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Discussion Starter · #1 ·
Some time between the last practice session for IDPA and this weekend's classifier, my front sight got knocked to the right in the dovetail. I KNOW it was okay when I left the range. EDIT: Gun is a Wilson Combat 1996A2.

The pistol got packed in its WC rug and put on the top inside a duffel bag. The duffle went in my trunk where, to my knowledge nothing was set on top of it or knocked it. There were two plastic target stands in the trunk that may have slid onto the duffle, but they couldn't have done anything to it. Once at home the duffle sat upstairs until I unpacked it later in the night.

I took the gun out of the rug and put it into my Blade-Tech IWB holster as I was going to clean it. I immediately noticed that it went into the holster with more force. I took it out, cleaned it stripping the slide down, and reassembled it. Shortly thereafter, I noticed the drag in the holster was caused by the sight being 1/3 of the way out of the dovetail.

I took a screwdriver and, placing the plastic end on the protruding base of the sight, carefully knocked the sight in and centered it with a small mallet. The plastic portion of the screwdriver protected the sight from damage.

Luckily, the SO at the IDPA classifier match let me take 4 shots before the first stage, otherwise I wouldn't have had any idea whether my pistol was sighted in. It appeared to shoot to point of aim, if not 1.5 inches left at 10 yards. Apparently this practice is frowned upon as you're suppose to show up with your gear dialed in. Unfortunately I couldn't get to a range at 10:00 p.m. the night before. I ended up shooting about 171 getting Marksman in my first competitive shoot.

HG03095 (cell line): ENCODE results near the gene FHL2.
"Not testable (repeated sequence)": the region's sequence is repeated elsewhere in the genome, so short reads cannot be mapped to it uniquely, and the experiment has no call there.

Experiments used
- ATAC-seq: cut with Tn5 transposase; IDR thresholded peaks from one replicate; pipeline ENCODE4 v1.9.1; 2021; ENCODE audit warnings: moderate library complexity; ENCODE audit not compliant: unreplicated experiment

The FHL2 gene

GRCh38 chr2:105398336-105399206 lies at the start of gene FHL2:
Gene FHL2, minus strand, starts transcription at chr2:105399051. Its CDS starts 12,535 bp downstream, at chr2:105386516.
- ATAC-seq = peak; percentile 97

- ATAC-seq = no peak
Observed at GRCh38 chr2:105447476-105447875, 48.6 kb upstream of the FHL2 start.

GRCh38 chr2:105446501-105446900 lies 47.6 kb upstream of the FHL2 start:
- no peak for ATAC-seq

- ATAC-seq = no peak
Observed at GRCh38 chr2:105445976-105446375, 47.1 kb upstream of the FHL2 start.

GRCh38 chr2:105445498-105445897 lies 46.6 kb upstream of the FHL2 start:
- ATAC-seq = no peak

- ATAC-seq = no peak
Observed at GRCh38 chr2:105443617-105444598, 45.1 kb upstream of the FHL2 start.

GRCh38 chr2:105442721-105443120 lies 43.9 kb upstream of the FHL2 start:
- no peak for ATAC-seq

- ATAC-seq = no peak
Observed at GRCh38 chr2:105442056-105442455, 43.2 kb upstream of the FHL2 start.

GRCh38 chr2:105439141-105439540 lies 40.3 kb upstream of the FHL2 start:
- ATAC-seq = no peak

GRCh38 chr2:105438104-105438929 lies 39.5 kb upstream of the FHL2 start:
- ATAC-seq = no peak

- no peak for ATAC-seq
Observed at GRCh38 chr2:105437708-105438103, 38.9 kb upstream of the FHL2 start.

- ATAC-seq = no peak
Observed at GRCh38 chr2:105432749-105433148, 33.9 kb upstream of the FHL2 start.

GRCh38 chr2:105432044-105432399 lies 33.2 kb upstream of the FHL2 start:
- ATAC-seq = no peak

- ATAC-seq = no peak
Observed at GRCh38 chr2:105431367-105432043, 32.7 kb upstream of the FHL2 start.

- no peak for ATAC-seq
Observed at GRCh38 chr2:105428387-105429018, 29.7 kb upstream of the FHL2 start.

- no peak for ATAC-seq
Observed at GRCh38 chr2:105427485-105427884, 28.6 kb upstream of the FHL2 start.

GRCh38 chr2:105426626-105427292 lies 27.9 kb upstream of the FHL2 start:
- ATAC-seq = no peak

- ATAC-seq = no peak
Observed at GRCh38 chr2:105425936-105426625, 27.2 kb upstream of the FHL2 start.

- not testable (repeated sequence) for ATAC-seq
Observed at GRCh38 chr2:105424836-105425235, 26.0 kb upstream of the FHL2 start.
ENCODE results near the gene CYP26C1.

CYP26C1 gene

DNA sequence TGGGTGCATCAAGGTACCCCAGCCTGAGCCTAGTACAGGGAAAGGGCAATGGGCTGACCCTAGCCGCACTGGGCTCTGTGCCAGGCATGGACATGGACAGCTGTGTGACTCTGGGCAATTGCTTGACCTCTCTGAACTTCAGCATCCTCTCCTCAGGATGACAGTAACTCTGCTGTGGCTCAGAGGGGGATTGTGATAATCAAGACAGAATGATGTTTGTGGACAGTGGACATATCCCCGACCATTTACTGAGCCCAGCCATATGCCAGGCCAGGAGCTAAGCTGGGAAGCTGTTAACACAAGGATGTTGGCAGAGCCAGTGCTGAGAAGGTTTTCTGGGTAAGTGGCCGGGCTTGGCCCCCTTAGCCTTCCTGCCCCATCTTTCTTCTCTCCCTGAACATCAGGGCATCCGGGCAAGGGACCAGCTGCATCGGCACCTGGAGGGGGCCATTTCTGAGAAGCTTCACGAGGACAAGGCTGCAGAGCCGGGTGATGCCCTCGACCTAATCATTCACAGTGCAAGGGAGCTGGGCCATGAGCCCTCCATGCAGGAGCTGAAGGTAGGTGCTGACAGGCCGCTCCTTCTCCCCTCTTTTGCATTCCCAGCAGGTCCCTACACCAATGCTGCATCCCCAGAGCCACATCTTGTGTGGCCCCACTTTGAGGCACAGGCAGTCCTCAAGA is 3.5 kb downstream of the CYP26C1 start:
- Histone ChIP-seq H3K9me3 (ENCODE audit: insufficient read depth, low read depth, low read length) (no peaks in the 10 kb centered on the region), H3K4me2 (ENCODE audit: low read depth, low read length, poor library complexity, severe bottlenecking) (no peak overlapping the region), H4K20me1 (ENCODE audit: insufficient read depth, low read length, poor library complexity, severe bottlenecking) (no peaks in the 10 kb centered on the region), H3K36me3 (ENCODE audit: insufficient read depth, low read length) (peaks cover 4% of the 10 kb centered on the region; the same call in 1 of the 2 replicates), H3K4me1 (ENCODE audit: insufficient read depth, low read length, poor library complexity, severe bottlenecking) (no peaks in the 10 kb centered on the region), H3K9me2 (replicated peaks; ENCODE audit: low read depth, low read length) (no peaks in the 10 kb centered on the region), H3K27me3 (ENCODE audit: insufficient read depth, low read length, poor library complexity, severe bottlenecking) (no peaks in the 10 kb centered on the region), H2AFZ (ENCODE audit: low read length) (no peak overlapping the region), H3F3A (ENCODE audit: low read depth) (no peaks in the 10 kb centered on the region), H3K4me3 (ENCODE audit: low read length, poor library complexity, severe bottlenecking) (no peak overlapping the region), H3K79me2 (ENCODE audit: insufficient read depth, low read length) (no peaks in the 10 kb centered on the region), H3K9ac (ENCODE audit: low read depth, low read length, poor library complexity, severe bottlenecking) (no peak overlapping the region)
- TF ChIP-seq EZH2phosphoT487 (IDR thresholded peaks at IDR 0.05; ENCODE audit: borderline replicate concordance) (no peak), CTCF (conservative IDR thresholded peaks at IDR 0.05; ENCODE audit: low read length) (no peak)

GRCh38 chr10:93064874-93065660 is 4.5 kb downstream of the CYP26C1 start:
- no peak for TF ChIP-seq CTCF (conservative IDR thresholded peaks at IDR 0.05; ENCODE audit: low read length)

Today I was able to get to my local range to see how the gun was shooting. It was about 2-3 inches left at 20 yards and 1-1.5 inches left at 10 yards. I was able to take my knife (a Beretta plastic folder) and, placing the plastic handle on the base of the sight blade, move the sight by tapping on the knife handle with a scrap piece of 2X2 target stand. The sight seemed to move more easily than I expected with such fairly light tapping. The pistol is just about perfectly sighted in again. I could probably go another 1/4 inch right, but ran out of ammo.

Has anyone even had their front sight get knocked out of zero? My gun must have obviously gotten bumped by something, but whatever it happened it was not a very hard blow.

How tight should the front sight be in the dovetail? Is there any way to tighten it up? And do they eventually loosen up with time? My pistol has more likely than not been bumped harder than this most recent bump in the 6 years I've owned it. I'm not sure if this was a freak accident or something I need to worry about (or even address by tightening it).


[This message has been edited by JacRyan (edited 09-04-2001).]

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13,763 Posts
Sounds like your sight should be tighter than it is. How tight is subjective. I've seen some sights that need a pretty good whack to get them to move. They will loosen if you continuously move them left and right, but should not loosen to the extent that you have, just by shooting.

I would suggest removing the sight completely (from left to right), then applying a drop of blue Loc-Tite in the dovetail. Put your sight back in (right to left), sight it in, then allow the Loc-Tite to harden.

If you still have problems, I think Brownell's sells oversized dovetail front sights, that need to be fitted.

Or...you can see what Wilson will do about it.